Not only did our family grow physically through adoption, but we were also blessed with the opportunity to love big, and learn abundantly ! Each “hello” brought new lessons; lessons of giving grace, loving strangers, forgiving the unforgivable, lessons on trust and the unexpected friendships. Each placement taught each of us something new and made us a stronger family unit. Nothing had rivaled what it had done for our marriage either. No matter how bumpy or smooth the journey had been in the past, our family was forever changed in the most amazing ways.
Our season of fostering ended about three and half years ago. Closing our license was very difficult. Writing the letter to request license closure meant no more new “hellos.” As hard as it was to write the letter we knew that our family needed a break from the stress, and time to heal from hard lessons learned. We strongly believed that the season of fostering had come to an end. However, we also held on to hope that another season of fostering might find us again one day.
Two years trickled by, our family had grown by two more feet during that time. The ache in my heart for foster care had begun to emerge once again. After speaking with my husband about it, we had both come to the same conclusion, our season of rest was still in progress. Weeks went by and still I missed foster care. I missed it all, the joy as well as the refinement that it had brought me.
How could I remain faithful to our promised rest period and the calling to serve? The only thing I could think of was to volunteer my time. I began to email old case workers and supervisors, asking what I could do for them. I offered to stuff envelopes or clean visitation rooms, anything they needed. I wanted to help a few hours a week. I had no idea at the time that missing foster care would turn into a job. It has been one year since I have become a case aide. I simply help case workers and supervisors with whatever I can but I am thankful to be once again serving my community.
I am not sure my kids know what I do exactly. But, they are once again teaching me about loving with BIG hearts, free from hesitation and doubt. People would often ask if we were worried about the impact having kids from hard places in our home would have on our biological kids. Our response and deep belief was simple : we believed we were giving our children a gift. As parents we were allowing them to serve along side of us. We knew they would be given the opportunity to see how blessed our family is. They would learn how to be empathetic, and to love a stranger without needing a reason. As I think back I realize we were not the only ones giving a gift. Our kids taught us about selflessness, resilience, a joyful countenance, and to love others without judgement. Our kids taught us loving, and serving, not only in word, but in action. The gift our children gave us was more than I ever expected. And it continues to live on in our home today. So I am letting my daughter craft, while constantly checking my email quietly, hoping BIG that an orthodontist will bless one well deserved teenager with braces. And me? I am trying to see the world through a child’s eyes.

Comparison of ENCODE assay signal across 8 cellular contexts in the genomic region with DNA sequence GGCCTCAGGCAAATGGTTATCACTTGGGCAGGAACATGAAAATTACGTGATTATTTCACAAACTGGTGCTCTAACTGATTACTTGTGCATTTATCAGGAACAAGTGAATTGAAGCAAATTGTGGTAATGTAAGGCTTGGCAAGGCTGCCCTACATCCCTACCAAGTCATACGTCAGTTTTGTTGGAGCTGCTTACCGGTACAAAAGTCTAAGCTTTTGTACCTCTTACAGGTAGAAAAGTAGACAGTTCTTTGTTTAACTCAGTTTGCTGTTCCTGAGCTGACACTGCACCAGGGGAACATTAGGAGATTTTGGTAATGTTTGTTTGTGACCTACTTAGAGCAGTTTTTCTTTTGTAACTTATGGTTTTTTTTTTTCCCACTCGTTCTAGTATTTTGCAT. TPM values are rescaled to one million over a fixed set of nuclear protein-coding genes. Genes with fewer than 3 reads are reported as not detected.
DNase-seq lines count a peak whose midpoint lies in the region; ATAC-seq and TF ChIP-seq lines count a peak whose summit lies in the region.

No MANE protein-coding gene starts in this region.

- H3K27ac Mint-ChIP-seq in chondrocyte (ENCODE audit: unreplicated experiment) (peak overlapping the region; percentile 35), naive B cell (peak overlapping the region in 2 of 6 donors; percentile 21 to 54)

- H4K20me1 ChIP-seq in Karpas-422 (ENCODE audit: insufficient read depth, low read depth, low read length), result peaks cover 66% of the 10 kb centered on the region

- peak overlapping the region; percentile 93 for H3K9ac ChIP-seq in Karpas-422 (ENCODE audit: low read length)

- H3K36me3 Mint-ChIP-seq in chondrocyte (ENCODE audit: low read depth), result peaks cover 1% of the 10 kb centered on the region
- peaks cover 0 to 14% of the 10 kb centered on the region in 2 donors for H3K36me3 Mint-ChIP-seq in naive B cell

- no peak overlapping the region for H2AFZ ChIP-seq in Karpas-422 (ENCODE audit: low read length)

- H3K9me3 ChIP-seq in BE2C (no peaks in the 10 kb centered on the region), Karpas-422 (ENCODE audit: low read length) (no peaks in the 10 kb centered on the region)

Shannon Porter and her family live in Lenawee County. Shannon and her husband Aaron have been married for 13 years and enjoy adventuring with their 5 kids. (ages 9,8,8,6,2) They became foster parents before growing their family biologically and through adoption, continuing for a number of years as their family grew. After becoming a family of 7 Aaron and Shannon closed their license in 2016. Shannon currently works at Fostering Solutions in Adrian as a case aide. She has a heart for the fostering and adoption community and firmly believes community is vital to the success of foster and adoptive families.